The personal injury attorneys at Smith LaCien, LLP have compiled data from the Michigan Sea Grant about the Most Dangerous Beaches at the Great Lakes. The study period was from 2002 to 2020, which analyzed each of the five Great Lakes and their respective beaches. The study took note of the location, amount of rescues or fatalities, types of currents, and more. For more on this, Smith LaCien, LLPs post contains a more in-depth analysis of this study.
Lake Michigan is the deadliest lake of the 5 Great Lakes. With large cities like Chicago and Milwaukee, and bordering 4 states, Lake Michigan is both the most populated and most visited lake of the Great Lakes.
From 2002 to 2020, there were:
- 360 Rescues
- 125 Deaths
While the report does not mention per capita rates due to the difficulty in aggregating these numbers, Lake Michigan has many rescues and deaths each year from swimming and boating-related incidents.
Lake Superior is the largest by surface area of the Great Lakes. Its vast shores occupy Wisconsin’s northern coast, the Upper Peninsula of Michigan, and over half of Ontario’s shoreline. However, Lake Superior has a much smaller population density and is surrounded by smaller cities, making it a less popular vacation destination and fewer incidents.
During the study period, there were:
- 40 Rescues
- 18 Deaths
Lake Erie also borders some of the largest cities in America’s North East, with Buffalo, Detroit, and Cleveland all along its shores. It is no surprise, that there are more incidents here as well.
- 41 Rescues
- 41 Deaths
The high proportion of deaths means Lake Erie is a dangerous lake when navigated or enjoyed unsafely. Make sure to watch out for rip currents and other structural hazards along the shores. Also, make sure to wear life vests when in deeper water or if you are not an adept swimmer.
Lake Huron is the second largest of the Great Lakes, but its sparse population density and far proximity from major cities mean it is a remote escape for many. But with that remoteness comes a certain degree of danger that you can face at Lake Huron. Let’s take a look at the statistics.
- 14 Rescues
- 20 Deaths
This lake also has a high proportion of deaths meaning that you should take extra precautions when enjoying the pristine waters of Lake Huron.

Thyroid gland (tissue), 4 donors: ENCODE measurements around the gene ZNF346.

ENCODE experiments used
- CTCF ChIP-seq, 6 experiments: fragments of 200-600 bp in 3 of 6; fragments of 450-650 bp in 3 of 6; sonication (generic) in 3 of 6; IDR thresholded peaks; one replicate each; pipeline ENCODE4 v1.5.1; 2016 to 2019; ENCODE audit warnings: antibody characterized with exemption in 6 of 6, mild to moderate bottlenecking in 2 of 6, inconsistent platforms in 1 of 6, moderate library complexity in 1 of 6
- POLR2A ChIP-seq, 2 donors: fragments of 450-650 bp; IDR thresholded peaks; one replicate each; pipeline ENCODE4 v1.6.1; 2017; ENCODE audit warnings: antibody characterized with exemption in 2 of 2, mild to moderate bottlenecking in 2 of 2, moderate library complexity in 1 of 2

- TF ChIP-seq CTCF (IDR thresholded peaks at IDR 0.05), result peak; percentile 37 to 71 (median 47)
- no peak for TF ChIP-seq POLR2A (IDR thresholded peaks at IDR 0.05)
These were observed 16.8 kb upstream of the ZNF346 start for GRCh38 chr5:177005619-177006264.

Lake Ontario is the smallest of the Great Lakes but borders Canada’s largest city, Toronto, meaning that it gets plenty of visitors each year.
- 25 Rescues
- 19 Deaths
What Makes the Great Lakes So Dangerous?
Lake Michigan, with a significant lead, stands as the most treacherous lake among the five Great Lakes. Over the study period, it accounted for nearly 70% of the total incidents in the region. In a distant second place, Lake Erie was responsible for approximately 12% of the recorded incidents. With these statistics, it becomes imperative for individuals to familiarize themselves with the risks associated with rip currents at Lake Michigan, and all the Great Lakes, in order to avert potential tragedies.
Understanding local weather patterns and water temperatures, which can have significant variations throughout the year, is crucial. While the lakes’ surface temperatures can reach a comfortable range of 70-80°F (21-27°C) during the summer months, deeper waters can experience rapid and drastic drops. It is key for individuals, even strong swimmers, to wear a well-fitted life jacket as a safety precaution. Not only does it provide buoyancy, but it also offers thermal protection in emergency situations which is critical to staying safe especially when boating.
Different currents, such as rip currents, longshore currents, and structural currents, can manifest swiftly and unexpectedly, posing substantial risks to swimmers and kayakers. Knowing how to react when caught in a current can truly be a lifesaver. For example, when caught in a rip current, remaining calm, conserving energy, and swimming parallel to the shoreline until away from the current are critical actions to take.